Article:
Do you think you were fully prepared for what awaited you in Stockholm? If you could, would you change some decisions/preparations you made?

I was over anxious about developing strong friendships… I assumed it would be hard to stay close to my Lund friends once we all moved to Stockholm, that the random American girl might get “left out” once we were out of the student context. I over-extended myself socially to ensure that wouldn’t happen and I didn’t really need to worry so much. I put a lot of effort in and got a lot out of it, but maybe I would have been healthier and more relaxed if I wasn’t so anxious about that. Show that you care, be proactive and follow through, and the friendships will develop and grow.

A way in which I was not prepared for what awaited me in Stockholm was the unexpected difficult job circumstance I found myself in after a few months when my company wasn’t doing well and I had to leave it. There was some very stressful times in regards to that and to eventually landing where I am now, very happy and a year into my third job in Stockholm. I would hope no one else would have to go through this in their first year in Stockholm, but I’m not sure how I would have prepared myself for that other than making sure all my employment insurances were in order. Otherwise, I did the best I could and have mostly recovered from the stress of all that! Dating in Stockholm can be confusing for a foreigner, but that is yet another more detailed discussion that there’s not room for here!

Every expat knows that expat life comes with some hilarious anecdotes and funny experiences. Care to share one with us?

Can’t think of many funny moments that are tied to being an expat, but, hmmmm... One time while in Lund, I wore the wrong kind of boots for an extremely icy day, and managed to ride my bike and get into the library safely. But then when I wanted to walk to the grocery store for lunch, these dumb fake leather California boots with worn down soles just absolutely couldn’t manage the ice. I was trying to get across a courtyard area of about 70 meters that was snow covered with a layer of ice over it, and even though there was a pathway with others’ footprints, I couldn’t take one step without slipping. I couldn’t go backwards or forwards. I ended up having to crawl so I could make it off the courtyard icy area. In quite a public area. That was a real, “You know you’re not from Sweden when…” moment.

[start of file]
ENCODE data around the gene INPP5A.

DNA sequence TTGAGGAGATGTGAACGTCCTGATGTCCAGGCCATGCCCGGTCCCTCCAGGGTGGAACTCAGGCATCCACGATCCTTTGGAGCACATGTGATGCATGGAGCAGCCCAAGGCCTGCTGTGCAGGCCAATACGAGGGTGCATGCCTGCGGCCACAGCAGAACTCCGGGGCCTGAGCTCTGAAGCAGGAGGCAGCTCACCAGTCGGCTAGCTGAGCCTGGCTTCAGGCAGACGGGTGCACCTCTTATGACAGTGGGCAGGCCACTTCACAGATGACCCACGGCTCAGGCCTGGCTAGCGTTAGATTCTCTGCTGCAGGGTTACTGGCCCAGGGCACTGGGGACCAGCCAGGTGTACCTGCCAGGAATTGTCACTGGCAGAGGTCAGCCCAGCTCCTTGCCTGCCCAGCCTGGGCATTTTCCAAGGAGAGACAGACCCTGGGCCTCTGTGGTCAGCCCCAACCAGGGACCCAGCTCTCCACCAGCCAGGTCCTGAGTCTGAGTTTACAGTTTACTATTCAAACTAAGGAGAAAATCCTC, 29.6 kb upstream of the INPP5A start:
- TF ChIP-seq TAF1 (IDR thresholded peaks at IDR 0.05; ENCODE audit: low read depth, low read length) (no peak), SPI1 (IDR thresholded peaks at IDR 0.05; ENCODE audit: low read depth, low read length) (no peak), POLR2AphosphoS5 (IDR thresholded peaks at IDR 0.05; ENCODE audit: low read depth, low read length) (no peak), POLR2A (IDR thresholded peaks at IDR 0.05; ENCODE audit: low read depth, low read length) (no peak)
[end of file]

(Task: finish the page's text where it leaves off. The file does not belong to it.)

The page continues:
Which three tips would you like to give future expats before they embark on their new life in Stockholm?

  • Develop a good and strong contact network, as it can help with everything, especially jobs and housing. There is an extremely high reliance on contacts in Stockholm. Make genuine connections with people, show that you are trustworthy and competent, and that if they needed something you would help them as well.
  • Create really healthy coping skills for the winter months. Work out, eat healthy, and get outside on sunny weekend days during the few hours the sun is up. Make use of outdoor activities so that you have a good relationship with wintry weather instead of just waiting it out… such as ice-skating in a rink or on a lake, hiking through the snow, or skiing.
  • Sure, Swedes are relatively quite reserved. But be warm with them while respecting their space, and be interested in (rather than complaining about) their culture. If you do this, and also involve yourself in fun activities and groups, friendships will come.

How is the expat community in Stockholm? Did you have a hard time finding like-minded people or fellow expats?

To be honest, I don’t know a lot about the expat community in Stockholm. I have an American friend and a handful of other expat friends, but mostly my social circles consist of Swedes, and I’m so busy that I can’t usually attend expat networking events. But the expats I have met in Stockholm are usually very resourceful, tough, and plugged into the community, especially those I’ve met through consulting and the technology and communications industry. There are probably a lot of expats here via a marriage with a Swede, but I don’t know hardly any of them. “Like-minded people,” for me, is often found via my dear Swedish friends! And when I do need a bit of North American-ness, the American and couple Canadians I know help out with that!

How would you summarize your expat life in Stockholm in a single, catchy sentence?

A California girl living in Sweden and discovering that the most fulfilling life has so much more to it than the proportion of sand versus snow one gets year round.

Nathan Reed

"With InterNations I quickly connected with other Canadian members who became close friends over time."

Barbara Melington

"The best thing about InterNations? Definitely the offline get-together. Meeting other expats in real life helps a lot."

Global Expat Guide